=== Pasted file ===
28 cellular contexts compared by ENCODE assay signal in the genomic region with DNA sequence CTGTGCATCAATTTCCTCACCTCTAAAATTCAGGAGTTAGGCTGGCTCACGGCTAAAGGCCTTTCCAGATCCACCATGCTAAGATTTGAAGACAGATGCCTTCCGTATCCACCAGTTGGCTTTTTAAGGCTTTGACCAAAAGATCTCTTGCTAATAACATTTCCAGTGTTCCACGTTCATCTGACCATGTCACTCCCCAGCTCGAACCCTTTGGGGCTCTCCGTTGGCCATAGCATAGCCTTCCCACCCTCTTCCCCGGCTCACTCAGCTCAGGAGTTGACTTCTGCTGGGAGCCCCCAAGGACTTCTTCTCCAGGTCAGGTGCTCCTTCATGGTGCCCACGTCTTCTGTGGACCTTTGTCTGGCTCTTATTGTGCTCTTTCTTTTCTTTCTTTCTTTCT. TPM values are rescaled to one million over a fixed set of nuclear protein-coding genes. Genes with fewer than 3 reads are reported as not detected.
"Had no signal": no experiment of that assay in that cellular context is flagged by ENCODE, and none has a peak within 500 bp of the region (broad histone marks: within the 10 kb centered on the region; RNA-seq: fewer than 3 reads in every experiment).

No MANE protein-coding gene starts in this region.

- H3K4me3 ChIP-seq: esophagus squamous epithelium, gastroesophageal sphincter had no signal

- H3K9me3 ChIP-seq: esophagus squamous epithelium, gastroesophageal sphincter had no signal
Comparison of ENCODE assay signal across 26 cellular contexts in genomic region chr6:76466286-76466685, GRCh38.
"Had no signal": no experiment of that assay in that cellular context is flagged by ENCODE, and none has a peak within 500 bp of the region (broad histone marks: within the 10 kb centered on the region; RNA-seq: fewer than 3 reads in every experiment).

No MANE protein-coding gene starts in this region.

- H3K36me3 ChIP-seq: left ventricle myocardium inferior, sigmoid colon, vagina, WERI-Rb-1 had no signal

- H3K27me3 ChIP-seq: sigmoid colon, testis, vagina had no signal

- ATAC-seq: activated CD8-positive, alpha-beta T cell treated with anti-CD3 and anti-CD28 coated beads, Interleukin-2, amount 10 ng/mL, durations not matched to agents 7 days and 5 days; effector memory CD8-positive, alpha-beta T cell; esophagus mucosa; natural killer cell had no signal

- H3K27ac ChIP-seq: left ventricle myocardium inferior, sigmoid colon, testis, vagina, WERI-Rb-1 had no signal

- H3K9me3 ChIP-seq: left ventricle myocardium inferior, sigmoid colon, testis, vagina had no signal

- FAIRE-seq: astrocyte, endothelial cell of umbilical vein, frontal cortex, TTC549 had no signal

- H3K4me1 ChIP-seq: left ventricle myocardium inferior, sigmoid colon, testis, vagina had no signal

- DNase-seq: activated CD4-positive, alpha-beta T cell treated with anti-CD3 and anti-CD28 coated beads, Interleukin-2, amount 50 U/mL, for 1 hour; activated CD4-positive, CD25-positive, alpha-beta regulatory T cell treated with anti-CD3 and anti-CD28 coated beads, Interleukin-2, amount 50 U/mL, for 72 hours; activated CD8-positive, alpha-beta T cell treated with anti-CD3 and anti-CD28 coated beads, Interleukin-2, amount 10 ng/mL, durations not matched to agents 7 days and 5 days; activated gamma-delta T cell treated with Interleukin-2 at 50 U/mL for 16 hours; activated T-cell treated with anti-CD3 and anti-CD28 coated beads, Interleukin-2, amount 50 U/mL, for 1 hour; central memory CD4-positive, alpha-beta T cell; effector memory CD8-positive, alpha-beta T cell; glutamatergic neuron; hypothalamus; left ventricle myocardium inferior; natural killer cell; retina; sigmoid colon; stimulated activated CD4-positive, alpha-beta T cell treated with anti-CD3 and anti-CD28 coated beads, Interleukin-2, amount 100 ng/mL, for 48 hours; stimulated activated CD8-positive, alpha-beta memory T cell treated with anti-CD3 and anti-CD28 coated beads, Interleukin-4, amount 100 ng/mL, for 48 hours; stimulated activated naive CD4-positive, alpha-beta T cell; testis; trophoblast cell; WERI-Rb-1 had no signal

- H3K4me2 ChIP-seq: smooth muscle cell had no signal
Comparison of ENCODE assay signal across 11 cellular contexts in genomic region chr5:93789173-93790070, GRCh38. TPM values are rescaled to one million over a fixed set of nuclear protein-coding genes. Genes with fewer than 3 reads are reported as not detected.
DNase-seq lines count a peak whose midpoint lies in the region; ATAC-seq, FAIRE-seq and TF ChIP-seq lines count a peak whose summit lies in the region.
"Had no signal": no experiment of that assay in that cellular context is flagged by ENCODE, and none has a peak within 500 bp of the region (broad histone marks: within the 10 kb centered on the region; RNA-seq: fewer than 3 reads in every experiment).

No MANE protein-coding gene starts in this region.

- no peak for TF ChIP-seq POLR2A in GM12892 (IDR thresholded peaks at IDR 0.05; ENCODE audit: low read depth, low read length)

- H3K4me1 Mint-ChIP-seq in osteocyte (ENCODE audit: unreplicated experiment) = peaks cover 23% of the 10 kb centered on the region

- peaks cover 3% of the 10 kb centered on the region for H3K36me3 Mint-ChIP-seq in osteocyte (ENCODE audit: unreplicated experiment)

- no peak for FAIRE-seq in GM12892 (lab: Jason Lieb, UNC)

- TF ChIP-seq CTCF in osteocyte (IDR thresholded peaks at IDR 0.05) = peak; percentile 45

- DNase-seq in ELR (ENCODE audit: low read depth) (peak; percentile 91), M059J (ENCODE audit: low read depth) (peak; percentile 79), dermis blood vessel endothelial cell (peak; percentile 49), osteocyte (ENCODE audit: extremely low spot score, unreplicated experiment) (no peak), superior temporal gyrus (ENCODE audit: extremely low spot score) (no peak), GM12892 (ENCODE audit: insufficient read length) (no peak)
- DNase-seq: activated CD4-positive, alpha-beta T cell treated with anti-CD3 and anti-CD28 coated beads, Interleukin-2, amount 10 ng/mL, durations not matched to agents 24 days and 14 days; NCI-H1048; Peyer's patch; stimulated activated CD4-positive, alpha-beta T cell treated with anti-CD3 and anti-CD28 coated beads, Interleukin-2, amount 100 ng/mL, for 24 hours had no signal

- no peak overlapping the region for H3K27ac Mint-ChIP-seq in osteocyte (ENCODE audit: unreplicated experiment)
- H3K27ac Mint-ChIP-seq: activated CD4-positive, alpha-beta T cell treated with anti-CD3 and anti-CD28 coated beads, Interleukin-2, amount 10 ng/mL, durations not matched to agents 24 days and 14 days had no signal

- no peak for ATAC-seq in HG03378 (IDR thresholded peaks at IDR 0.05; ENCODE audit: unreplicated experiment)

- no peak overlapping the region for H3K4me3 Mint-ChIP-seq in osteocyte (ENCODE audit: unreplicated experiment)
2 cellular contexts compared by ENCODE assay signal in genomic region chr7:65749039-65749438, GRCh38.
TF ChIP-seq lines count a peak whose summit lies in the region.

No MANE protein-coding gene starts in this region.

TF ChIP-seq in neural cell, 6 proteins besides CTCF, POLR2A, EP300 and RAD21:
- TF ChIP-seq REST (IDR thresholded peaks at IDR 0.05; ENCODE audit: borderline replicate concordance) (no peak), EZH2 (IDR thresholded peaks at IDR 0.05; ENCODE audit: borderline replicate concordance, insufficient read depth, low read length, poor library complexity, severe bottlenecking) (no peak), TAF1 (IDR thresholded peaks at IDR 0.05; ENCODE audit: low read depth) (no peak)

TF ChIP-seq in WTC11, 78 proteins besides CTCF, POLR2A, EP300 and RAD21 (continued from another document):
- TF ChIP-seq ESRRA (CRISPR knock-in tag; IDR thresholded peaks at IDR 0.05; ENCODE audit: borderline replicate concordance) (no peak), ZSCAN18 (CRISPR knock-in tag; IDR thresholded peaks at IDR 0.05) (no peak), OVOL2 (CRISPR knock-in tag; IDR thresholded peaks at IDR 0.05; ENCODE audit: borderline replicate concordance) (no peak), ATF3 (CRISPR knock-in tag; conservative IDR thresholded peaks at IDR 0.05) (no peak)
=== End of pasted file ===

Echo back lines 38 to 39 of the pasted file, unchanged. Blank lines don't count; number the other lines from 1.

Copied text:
TF ChIP-seq in WTC11, 78 proteins besides CTCF, POLR2A, EP300 and RAD21 (continued from another document):
- TF ChIP-seq ESRRA (CRISPR knock-in tag; IDR thresholded peaks at IDR 0.05; ENCODE audit: borderline replicate concordance) (no peak), ZSCAN18 (CRISPR knock-in tag; IDR thresholded peaks at IDR 0.05) (no peak), OVOL2 (CRISPR knock-in tag; IDR thresholded peaks at IDR 0.05; ENCODE audit: borderline replicate concordance) (no peak), ATF3 (CRISPR knock-in tag; conservative IDR thresholded peaks at IDR 0.05) (no peak)